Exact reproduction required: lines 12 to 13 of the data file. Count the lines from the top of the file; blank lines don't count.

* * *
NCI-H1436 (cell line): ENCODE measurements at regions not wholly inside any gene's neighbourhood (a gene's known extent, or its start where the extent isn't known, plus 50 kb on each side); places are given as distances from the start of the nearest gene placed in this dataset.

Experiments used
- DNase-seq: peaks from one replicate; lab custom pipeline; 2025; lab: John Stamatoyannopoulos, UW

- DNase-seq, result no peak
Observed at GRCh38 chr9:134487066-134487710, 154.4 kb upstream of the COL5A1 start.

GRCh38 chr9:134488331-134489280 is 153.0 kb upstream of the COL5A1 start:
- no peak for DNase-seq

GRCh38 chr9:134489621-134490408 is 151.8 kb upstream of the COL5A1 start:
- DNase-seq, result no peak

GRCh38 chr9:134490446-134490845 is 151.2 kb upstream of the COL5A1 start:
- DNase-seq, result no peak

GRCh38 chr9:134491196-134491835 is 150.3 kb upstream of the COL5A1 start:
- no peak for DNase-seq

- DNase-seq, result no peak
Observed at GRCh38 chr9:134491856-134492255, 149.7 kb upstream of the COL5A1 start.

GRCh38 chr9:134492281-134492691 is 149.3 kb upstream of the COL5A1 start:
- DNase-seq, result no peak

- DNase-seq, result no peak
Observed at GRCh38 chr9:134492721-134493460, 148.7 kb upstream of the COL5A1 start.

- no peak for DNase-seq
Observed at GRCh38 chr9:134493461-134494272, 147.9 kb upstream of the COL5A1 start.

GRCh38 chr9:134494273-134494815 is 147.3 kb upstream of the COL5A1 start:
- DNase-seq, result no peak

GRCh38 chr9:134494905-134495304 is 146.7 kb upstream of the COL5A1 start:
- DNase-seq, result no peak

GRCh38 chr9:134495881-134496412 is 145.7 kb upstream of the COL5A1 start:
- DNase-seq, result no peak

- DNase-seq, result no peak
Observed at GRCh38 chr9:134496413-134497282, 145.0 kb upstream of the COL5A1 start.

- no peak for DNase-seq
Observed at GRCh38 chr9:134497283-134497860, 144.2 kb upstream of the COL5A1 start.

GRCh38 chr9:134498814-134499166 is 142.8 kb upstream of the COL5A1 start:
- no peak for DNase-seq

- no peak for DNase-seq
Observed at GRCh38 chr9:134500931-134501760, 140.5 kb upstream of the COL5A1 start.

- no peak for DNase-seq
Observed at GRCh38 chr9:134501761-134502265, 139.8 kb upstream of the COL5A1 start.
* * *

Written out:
GRCh38 chr9:134491196-134491835 is 150.3 kb upstream of the COL5A1 start:
- no peak for DNase-seq